On a chilly sun-filled February morning KS Wild land steward volunteers, local community groups and the BLM showed up strong to preserve a low elevation wetland meadow at French Flat. This area is known for its outstanding ecological values and consequently designated as an Area of Critical Environmental Concern (ACEC) and an area our KS Wild Stewardship Program monitors regularly.
There’s something so fulfilling when we offer our time and energy into helping another living organism. In this instance for something so tiny this time of year as it emerges from it’s winter slumber it could easily be missed, the endangered Cook’s Desert Parsley (Lomatium Cookii ) a rare and endemic plant of the Siskiyous. Projects like these are a great example of conservation and a step in the right direction to discourage further damage from illegal OHV use and trash dumping.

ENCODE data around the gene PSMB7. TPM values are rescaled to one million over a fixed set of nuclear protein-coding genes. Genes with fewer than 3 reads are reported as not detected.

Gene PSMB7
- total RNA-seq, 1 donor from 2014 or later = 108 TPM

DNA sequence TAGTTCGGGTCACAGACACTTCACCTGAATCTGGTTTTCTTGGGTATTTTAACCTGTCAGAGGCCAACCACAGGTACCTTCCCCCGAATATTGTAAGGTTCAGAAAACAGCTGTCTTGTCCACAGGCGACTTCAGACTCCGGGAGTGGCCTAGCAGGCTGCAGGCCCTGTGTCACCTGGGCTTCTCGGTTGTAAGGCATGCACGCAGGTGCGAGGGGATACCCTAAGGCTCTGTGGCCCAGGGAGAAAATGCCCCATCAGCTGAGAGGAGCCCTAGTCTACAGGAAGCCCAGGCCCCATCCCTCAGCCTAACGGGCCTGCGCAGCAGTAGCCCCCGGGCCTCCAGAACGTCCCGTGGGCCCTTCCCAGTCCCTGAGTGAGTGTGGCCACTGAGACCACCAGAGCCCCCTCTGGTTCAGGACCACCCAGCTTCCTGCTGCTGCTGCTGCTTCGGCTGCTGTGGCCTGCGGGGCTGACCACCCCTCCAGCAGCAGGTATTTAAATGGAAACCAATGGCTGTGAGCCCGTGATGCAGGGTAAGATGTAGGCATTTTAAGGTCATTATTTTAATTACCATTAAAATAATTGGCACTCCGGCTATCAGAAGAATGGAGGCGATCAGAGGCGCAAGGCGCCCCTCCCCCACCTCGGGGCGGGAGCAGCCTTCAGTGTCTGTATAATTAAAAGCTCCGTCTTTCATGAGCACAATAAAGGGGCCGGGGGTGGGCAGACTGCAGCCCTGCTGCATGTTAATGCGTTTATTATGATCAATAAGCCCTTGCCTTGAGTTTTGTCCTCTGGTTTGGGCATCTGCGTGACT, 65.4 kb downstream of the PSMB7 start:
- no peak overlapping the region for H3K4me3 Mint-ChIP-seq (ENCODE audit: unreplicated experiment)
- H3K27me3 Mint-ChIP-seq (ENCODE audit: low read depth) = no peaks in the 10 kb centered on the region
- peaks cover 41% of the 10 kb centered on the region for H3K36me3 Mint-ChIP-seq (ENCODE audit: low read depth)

‘Our land steward volunteers are truly some of the best people I get to call friends!,’ said Allee Gustafson, KS Wild Community Organizer for this project. ‘We had at one point 28 volunteers who showed up to protect a botanical meadow at French Flat and among us, little baby Lomatium Cookii emerging from the soil.’
Carrying over over 100 wooden fence poles, this group of volunteers worked hard, got their boots muddy, and hands dirty to help preserve a sensitive botanical meadow. Not only did we protect a meadow, laughs and friendly conversations were shared among the attendees, and even though the work was hard, spirits were high as we carried wooden fence poles through the forest and into the protected meadow.
Check out last Friday’s article on the front page of the Daily Courier and if you would like to get involved in projects like this with KS Wild’s Stewardship Program click here!